17. Make sure the situation the youngster is being grounded from is something she really sees as punishment. If she doesn’t seem to care whether or not she goes to her grandfather’s birthday party, ground her on another day when she’ll miss going out with her friends. If your youngster enjoys spending time alone in her room, restricting her to her room will serve to reward her instead of punishing her. Try taking a privilege away instead, or require her to spend some time outside her room.
18. Once you have grounded the youngster, prepare for him to protest, scream, and throw a fit. If that happens, ignore him, and he will soon realize you will not listen to his whining.
19. Only on the rarest occasions should your child be grounded from playing with other kids. If they get into trouble together, or if the youngster is a threat or danger to your youngster, then it would be acceptable to ground your child from seeing the other child.
20. There is a point at which the grounding has the opposite effect from the desired correction (i.e., the point of saturation). For the first few days of grounding, the youngster often feels a certain remorse for the behavior. Whether they admit it or not, most kids understand why they were grounded, if it was an appropriate grounding. After a few days to a week, children begin to get bored and restless. Resentment begins to set in and what was initially effective, corrective discipline backfires.
Many moms and dads use grounding as a discipline technique with their teenagers. However, when parents ground their teenagers for long periods (e.g., several weeks or more) it often loses its effectiveness because there is typically little incentive for teenagers to behave well during the grounding. Also, when parents ground teenagers for a long period of time, they often give in and reduce the length of grounding because of the restraints it places on the whole family. When this happens, teenagers learn their mother/fathers won't follow through with the grounding they impose.
The modified grounding procedure described below involves brief and intense grounding, but the teen is allowed the opportunity to earn his way off grounding by completing a job assignment. This technique is most appropriate for older kids (e.g., 12-17 year olds).
Points to consider when using modified grounding:
1. After your teen has completed the assigned job(s), he should come to you so that his performance can be checked. If the job has been done well, it is important to briefly praise your teen for the job performance and inform him that the grounding is over. If the job has not been completed satisfactorily, briefly provide feedback to your teen on the aspects of the job that have been done well and those that need additional work. Be specific in what additional work needs to be done. Try to handle corrective feedback in a matter-of-fact manner without nagging, lecturing, or becoming upset.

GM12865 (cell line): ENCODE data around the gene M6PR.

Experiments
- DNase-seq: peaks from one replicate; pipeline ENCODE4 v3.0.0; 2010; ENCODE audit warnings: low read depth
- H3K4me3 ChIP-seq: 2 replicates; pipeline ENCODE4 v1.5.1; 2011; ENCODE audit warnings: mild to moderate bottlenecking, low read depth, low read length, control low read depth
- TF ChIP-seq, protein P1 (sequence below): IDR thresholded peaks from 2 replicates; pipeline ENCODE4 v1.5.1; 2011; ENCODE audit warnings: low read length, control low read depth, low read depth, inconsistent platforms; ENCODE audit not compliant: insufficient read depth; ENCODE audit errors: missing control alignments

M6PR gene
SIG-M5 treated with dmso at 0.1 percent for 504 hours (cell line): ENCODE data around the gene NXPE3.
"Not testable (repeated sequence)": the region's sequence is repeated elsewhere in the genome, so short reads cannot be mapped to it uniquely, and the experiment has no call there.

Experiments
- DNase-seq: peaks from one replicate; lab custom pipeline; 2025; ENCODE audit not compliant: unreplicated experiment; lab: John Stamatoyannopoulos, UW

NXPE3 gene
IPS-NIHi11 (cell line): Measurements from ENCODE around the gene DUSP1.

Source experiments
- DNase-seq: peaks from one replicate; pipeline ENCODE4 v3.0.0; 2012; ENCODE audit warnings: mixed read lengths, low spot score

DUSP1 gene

2. Grounding is severe and means staying in one's own room (or an assigned room) except for attending school, eating meals, or performing chores. During grounding there should be no television, no video games, no radio or tape players, no other games/toys, no visitors, no telephone calls, no snacks, no reading materials except school books, and no outside social activities. If a family outing is scheduled, a sitter should be used so that the grounded teen remains at home while the moms and dads and other family members can still go on the family outing.
3. Sit down with your teen and develop a list of 10-15 jobs that often need to be done around the home. Do not sit down with your teen to start this procedure at a time when your teen is about to be punished. Choose a time when your teen is behaving well to discuss the technique and to create a list of jobs. These jobs should not be chores that the teen is expected to do on a regular basis. These jobs should take a significant amount of time to complete (e.g., at least 1-2 hours). The jobs should also be things that your teen is capable of doing. Examples of such jobs include washing the windows in the house, cleaning out the garage, and cleaning the bathroom.
4. After a list of jobs has been created, your teen should be told that when he misbehaves to the degree that grounding is necessary, this new discipline technique will be used. Immediately after the misbehavior has occurred, the teen will be told he is grounded and an index card will be picked at random. The teen will be completely grounded until that job has been completed to the parent's satisfaction. For particularly significant misbehavior, more than one card can be drawn.
5. It is critical that you not nag your teen about the jobs to be done. The rules of grounding should only be explained to your teen once.
6. Write each individual job on a separate index card. This description should include a very detailed description of exactly what is required to do the job satisfactorily. For example, cleaning the garage would involve removing all objects from the garage, removing cobwebs on the ceilings, sweeping the floor, hosing/scrubbing the floor, and replacing objects in an organized and neat fashion. If some jobs are relatively brief, it is possible to combine jobs together so that all cards have a job assignment that will take approximately the same total time to complete.
7. Remember to frequently praise and give teenagers positive feedback when they are behaving well. As with any punishment technique, grounding will only be optimally effective when there is a positive and loving relationship between mothers/fathers and their teenagers.
Using the modified grounding procedure, your teen earns his way off grounding. Therefore, your teen basically determines how long the grounding will last. Grounding may last anywhere from just a few hours to several days. If the grounding lasts more than several days, it is important to check to make sure your teen is being appropriately grounded (e.g., they're not sneaking television/radio).